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Open-File Report 2005–1267
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Extent of a Mine Contamination Plume on the Willow Creek Floodplain, Creede, Colorado, as Determined by Willow Leaf Analysis

By James A. Erdman, Leigh Ann Vradenburg, and Shea Clark Smith

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Ground and surface water in and along the broad floodplain of Willow Creek below Creede, Colorado, are contaminated by drainage from various mine adits and waste rock piles above the town and by leachates from a gravel-capped tailings pile below. These waters have been sampled through a set of 18 monitoring wells and found to have elevated in metal concentrations, especially of zinc (Zn) and cadmium (Cd). Zinc is of most concern because of its known toxicity to freshwater fish (e.g., Beregeri and Patil, 1986; Farag et. al., 1999; Hilmy et. al., 1987). Moreover, the mouth of Willow Creek spills into the Rio Grande River, a prime trout fishery. At issue, then, is the impact of the water quality of Willow Creek as it enters the Rio Grande River.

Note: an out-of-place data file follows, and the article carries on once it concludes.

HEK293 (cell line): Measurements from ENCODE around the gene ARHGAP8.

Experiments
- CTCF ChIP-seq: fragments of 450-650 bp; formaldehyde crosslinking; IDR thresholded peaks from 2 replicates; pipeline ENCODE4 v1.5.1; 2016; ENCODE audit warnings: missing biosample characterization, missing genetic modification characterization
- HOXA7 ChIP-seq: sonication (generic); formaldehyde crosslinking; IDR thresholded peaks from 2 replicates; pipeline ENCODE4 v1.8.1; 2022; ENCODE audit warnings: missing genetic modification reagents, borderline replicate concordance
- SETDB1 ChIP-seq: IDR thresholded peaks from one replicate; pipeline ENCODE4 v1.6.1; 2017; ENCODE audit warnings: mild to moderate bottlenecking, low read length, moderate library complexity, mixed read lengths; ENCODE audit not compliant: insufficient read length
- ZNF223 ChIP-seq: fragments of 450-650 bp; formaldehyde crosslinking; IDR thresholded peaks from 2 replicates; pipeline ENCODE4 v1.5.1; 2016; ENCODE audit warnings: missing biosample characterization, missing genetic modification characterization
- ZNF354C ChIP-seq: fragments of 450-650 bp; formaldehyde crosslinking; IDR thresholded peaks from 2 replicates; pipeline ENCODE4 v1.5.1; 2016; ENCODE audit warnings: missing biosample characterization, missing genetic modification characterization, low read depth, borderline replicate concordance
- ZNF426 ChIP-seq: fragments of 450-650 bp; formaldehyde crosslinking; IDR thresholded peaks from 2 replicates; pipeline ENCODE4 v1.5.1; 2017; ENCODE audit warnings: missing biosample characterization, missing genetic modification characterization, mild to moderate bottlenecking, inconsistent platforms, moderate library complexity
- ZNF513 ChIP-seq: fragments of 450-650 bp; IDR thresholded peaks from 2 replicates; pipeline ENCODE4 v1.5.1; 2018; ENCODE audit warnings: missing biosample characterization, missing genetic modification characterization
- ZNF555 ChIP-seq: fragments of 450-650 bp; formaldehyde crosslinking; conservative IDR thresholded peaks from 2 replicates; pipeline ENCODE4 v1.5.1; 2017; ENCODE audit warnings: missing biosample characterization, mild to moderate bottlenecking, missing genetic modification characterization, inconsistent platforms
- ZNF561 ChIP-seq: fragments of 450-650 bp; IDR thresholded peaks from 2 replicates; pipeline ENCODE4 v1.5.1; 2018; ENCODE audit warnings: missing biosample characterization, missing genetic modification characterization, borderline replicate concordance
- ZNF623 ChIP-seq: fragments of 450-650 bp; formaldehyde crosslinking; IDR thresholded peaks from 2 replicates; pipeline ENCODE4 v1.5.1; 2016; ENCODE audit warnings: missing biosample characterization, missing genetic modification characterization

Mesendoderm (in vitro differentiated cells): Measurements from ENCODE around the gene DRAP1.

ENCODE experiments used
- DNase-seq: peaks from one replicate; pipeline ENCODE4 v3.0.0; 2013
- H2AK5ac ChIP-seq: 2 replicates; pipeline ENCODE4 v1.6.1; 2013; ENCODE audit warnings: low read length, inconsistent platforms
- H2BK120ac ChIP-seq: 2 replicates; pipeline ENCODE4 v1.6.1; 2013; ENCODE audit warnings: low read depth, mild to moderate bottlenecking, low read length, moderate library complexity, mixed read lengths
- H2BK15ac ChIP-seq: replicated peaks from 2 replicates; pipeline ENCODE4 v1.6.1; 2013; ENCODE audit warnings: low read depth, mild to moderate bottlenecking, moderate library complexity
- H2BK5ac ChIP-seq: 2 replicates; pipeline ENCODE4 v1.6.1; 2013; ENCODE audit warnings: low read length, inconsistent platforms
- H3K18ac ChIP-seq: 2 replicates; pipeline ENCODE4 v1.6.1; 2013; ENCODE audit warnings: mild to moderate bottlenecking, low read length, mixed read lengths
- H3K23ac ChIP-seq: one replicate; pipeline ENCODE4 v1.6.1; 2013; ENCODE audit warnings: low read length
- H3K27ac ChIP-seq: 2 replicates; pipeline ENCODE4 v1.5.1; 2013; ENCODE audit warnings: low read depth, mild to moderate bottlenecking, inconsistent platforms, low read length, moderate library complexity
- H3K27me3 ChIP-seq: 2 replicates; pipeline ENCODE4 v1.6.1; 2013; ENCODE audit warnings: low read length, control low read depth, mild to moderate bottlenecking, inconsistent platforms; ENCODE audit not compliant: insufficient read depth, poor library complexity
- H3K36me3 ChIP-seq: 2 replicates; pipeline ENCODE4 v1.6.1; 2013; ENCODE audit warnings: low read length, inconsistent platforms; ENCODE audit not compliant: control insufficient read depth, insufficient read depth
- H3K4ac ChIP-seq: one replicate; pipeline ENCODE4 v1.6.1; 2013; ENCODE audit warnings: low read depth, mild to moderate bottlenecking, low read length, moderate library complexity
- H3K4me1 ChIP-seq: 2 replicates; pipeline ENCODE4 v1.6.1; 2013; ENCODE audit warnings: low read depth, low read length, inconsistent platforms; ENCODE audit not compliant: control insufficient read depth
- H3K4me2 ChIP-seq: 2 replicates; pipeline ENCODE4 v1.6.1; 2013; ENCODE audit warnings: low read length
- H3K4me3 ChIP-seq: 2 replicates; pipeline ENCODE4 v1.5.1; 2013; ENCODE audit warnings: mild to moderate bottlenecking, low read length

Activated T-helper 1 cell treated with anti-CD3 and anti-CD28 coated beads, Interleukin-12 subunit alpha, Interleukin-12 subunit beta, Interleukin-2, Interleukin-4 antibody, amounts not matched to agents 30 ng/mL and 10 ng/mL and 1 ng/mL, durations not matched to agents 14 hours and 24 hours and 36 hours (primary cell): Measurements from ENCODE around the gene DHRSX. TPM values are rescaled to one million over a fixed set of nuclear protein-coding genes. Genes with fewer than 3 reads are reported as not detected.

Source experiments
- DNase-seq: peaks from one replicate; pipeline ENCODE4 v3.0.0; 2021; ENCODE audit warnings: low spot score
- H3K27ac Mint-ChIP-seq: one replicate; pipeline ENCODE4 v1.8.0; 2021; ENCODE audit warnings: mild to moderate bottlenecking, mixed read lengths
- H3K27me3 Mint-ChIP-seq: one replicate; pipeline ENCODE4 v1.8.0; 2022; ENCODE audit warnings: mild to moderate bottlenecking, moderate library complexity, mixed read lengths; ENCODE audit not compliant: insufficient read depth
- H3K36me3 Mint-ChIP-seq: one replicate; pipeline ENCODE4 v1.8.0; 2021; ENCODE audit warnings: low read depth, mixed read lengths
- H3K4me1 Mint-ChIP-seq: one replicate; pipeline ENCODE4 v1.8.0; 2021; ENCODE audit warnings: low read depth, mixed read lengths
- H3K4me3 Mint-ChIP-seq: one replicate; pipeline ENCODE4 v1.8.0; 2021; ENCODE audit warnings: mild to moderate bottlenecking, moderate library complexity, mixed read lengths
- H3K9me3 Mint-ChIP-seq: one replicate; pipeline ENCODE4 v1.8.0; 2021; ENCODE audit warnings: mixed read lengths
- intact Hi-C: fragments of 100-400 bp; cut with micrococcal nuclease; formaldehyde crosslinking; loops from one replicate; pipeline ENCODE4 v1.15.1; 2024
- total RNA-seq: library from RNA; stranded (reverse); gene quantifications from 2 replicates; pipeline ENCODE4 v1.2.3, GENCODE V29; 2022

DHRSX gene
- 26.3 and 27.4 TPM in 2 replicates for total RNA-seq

In an attempt to find a simple and cost-effective method to monitor contamination of surface and ground water in areas impacted by mining, we measured the content of 37 elements in willows (sandbar willow, Salix exigua, and one blue willow, Salix drummondiana), which grow abundantly in this study area. We collected leaf samples at 14 sites, mostly on the Willow Creek floodplain below the town of Creede, Colorado. Willow functions as surrogate water well and a groundwater quality sampler because its roots usually extend into the ground water region (Robinson, 1956). Willows have also been shown to accumulate far more Cd than do other shrubs and trees in mineralized areas. Because Cd associates closely with Zn in plant tissue, and willow is fairly common at the project site, willow proved to be an ideal plant for our study.

This phytogeochemical study provided a cost-effective method for assessing the extent of a leachate plume from generally non-point sources. Such a method may be useful as a preliminary sampling tool to guide the design of hydrogeochemical and geophysical studies.

Version 1.0

Posted August 2005

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